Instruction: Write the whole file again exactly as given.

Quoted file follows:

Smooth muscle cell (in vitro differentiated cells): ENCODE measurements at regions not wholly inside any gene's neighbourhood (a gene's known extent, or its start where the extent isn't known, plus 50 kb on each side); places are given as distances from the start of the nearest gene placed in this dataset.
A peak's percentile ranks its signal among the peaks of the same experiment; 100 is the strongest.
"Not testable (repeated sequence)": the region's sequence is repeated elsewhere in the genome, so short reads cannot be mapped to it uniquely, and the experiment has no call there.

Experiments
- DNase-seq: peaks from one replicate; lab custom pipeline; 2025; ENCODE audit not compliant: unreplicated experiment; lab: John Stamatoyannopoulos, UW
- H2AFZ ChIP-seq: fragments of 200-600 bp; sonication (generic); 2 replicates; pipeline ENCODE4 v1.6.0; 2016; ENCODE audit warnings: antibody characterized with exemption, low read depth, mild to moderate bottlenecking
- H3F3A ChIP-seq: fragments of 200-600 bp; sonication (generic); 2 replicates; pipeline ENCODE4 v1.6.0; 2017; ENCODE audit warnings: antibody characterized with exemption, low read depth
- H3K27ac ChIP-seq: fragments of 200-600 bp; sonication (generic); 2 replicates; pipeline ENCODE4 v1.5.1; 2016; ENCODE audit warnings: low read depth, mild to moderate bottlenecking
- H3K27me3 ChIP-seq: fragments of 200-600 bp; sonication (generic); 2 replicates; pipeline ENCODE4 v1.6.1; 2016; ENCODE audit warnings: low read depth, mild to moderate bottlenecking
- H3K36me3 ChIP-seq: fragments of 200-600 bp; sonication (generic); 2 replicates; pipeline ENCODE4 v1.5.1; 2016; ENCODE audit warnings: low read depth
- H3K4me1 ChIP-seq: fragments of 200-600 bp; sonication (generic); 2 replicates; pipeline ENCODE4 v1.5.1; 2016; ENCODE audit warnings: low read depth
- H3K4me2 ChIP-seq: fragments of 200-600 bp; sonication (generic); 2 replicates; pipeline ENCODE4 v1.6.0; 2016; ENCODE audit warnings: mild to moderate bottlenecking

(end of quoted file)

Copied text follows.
Smooth muscle cell (in vitro differentiated cells): ENCODE measurements at regions not wholly inside any gene's neighbourhood (a gene's known extent, or its start where the extent isn't known, plus 50 kb on each side); places are given as distances from the start of the nearest gene placed in this dataset.
A peak's percentile ranks its signal among the peaks of the same experiment; 100 is the strongest.
"Not testable (repeated sequence)": the region's sequence is repeated elsewhere in the genome, so short reads cannot be mapped to it uniquely, and the experiment has no call there.

Experiments
- DNase-seq: peaks from one replicate; lab custom pipeline; 2025; ENCODE audit not compliant: unreplicated experiment; lab: John Stamatoyannopoulos, UW
- H2AFZ ChIP-seq: fragments of 200-600 bp; sonication (generic); 2 replicates; pipeline ENCODE4 v1.6.0; 2016; ENCODE audit warnings: antibody characterized with exemption, low read depth, mild to moderate bottlenecking
- H3F3A ChIP-seq: fragments of 200-600 bp; sonication (generic); 2 replicates; pipeline ENCODE4 v1.6.0; 2017; ENCODE audit warnings: antibody characterized with exemption, low read depth
- H3K27ac ChIP-seq: fragments of 200-600 bp; sonication (generic); 2 replicates; pipeline ENCODE4 v1.5.1; 2016; ENCODE audit warnings: low read depth, mild to moderate bottlenecking
- H3K27me3 ChIP-seq: fragments of 200-600 bp; sonication (generic); 2 replicates; pipeline ENCODE4 v1.6.1; 2016; ENCODE audit warnings: low read depth, mild to moderate bottlenecking
- H3K36me3 ChIP-seq: fragments of 200-600 bp; sonication (generic); 2 replicates; pipeline ENCODE4 v1.5.1; 2016; ENCODE audit warnings: low read depth
- H3K4me1 ChIP-seq: fragments of 200-600 bp; sonication (generic); 2 replicates; pipeline ENCODE4 v1.5.1; 2016; ENCODE audit warnings: low read depth
- H3K4me2 ChIP-seq: fragments of 200-600 bp; sonication (generic); 2 replicates; pipeline ENCODE4 v1.6.0; 2016; ENCODE audit warnings: mild to moderate bottlenecking